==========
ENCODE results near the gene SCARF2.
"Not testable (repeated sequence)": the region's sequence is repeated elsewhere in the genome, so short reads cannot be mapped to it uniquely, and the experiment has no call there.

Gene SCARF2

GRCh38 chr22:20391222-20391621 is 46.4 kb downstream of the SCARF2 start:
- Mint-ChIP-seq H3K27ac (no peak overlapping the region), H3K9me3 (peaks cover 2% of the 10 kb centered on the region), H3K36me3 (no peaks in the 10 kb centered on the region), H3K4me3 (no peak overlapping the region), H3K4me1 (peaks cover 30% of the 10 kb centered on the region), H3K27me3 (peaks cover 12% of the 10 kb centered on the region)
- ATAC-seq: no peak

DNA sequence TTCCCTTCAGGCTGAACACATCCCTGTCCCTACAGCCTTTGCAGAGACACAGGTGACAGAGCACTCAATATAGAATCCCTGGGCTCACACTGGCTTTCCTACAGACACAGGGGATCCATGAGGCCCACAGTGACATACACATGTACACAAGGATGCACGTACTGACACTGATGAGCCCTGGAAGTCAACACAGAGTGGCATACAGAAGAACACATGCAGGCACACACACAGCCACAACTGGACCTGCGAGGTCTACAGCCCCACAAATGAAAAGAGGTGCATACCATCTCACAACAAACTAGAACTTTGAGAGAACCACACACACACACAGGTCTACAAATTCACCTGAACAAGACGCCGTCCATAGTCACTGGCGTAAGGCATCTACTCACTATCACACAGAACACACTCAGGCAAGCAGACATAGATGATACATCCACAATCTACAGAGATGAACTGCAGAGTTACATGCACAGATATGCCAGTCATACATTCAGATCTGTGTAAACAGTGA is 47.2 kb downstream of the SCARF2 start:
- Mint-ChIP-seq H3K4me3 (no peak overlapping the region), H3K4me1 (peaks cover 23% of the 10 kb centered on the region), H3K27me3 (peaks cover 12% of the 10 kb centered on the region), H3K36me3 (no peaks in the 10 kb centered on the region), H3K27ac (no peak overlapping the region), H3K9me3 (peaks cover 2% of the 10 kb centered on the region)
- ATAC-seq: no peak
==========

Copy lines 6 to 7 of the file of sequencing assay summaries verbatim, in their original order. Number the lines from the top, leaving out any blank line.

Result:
- ATAC-seq: no peak

DNA sequence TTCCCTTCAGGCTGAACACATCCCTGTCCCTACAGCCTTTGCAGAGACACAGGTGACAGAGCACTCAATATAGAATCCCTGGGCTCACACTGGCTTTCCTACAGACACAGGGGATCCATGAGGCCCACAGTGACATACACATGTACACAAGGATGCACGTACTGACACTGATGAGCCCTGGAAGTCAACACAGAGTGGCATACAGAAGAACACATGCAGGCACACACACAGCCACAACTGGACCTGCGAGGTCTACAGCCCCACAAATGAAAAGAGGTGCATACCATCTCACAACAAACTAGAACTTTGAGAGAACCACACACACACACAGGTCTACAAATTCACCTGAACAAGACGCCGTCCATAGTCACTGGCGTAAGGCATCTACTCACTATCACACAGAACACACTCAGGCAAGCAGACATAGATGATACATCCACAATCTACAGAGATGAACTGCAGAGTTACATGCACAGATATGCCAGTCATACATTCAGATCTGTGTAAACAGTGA is 47.2 kb downstream of the SCARF2 start: